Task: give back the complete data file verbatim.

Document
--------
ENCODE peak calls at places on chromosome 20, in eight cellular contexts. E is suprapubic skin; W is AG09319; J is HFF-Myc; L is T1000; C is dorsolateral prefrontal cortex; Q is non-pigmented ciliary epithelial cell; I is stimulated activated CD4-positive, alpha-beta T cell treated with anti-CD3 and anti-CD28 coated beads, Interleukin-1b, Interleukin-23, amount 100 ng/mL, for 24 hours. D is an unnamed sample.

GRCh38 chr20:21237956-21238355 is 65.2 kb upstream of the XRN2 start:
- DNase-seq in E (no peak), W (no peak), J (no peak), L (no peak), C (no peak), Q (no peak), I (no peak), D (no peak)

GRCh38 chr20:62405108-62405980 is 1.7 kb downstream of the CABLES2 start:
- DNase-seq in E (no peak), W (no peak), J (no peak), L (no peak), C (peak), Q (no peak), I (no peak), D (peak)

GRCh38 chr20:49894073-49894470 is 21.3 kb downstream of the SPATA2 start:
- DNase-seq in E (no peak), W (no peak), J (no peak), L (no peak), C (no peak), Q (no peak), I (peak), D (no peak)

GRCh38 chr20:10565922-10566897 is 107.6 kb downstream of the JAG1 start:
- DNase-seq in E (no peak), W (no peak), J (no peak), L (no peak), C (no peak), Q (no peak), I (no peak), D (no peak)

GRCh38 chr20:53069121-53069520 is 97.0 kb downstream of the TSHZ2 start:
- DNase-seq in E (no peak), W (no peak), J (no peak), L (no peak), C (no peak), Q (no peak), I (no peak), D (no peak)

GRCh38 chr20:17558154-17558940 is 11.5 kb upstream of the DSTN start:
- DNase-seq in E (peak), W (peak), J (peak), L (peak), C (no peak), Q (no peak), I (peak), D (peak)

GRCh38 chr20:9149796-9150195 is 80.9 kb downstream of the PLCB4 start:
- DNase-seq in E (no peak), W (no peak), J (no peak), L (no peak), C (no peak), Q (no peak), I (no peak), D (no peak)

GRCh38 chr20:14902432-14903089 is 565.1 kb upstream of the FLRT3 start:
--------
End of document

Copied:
ENCODE peak calls at places on chromosome 20, in eight cellular contexts. E is suprapubic skin; W is AG09319; J is HFF-Myc; L is T1000; C is dorsolateral prefrontal cortex; Q is non-pigmented ciliary epithelial cell; I is stimulated activated CD4-positive, alpha-beta T cell treated with anti-CD3 and anti-CD28 coated beads, Interleukin-1b, Interleukin-23, amount 100 ng/mL, for 24 hours. D is an unnamed sample.

GRCh38 chr20:21237956-21238355 is 65.2 kb upstream of the XRN2 start:
- DNase-seq in E (no peak), W (no peak), J (no peak), L (no peak), C (no peak), Q (no peak), I (no peak), D (no peak)

GRCh38 chr20:62405108-62405980 is 1.7 kb downstream of the CABLES2 start:
- DNase-seq in E (no peak), W (no peak), J (no peak), L (no peak), C (peak), Q (no peak), I (no peak), D (peak)

GRCh38 chr20:49894073-49894470 is 21.3 kb downstream of the SPATA2 start:
- DNase-seq in E (no peak), W (no peak), J (no peak), L (no peak), C (no peak), Q (no peak), I (peak), D (no peak)

GRCh38 chr20:10565922-10566897 is 107.6 kb downstream of the JAG1 start:
- DNase-seq in E (no peak), W (no peak), J (no peak), L (no peak), C (no peak), Q (no peak), I (no peak), D (no peak)

GRCh38 chr20:53069121-53069520 is 97.0 kb downstream of the TSHZ2 start:
- DNase-seq in E (no peak), W (no peak), J (no peak), L (no peak), C (no peak), Q (no peak), I (no peak), D (no peak)

GRCh38 chr20:17558154-17558940 is 11.5 kb upstream of the DSTN start:
- DNase-seq in E (peak), W (peak), J (peak), L (peak), C (no peak), Q (no peak), I (peak), D (peak)

GRCh38 chr20:9149796-9150195 is 80.9 kb downstream of the PLCB4 start:
- DNase-seq in E (no peak), W (no peak), J (no peak), L (no peak), C (no peak), Q (no peak), I (no peak), D (no peak)

GRCh38 chr20:14902432-14903089 is 565.1 kb upstream of the FLRT3 start: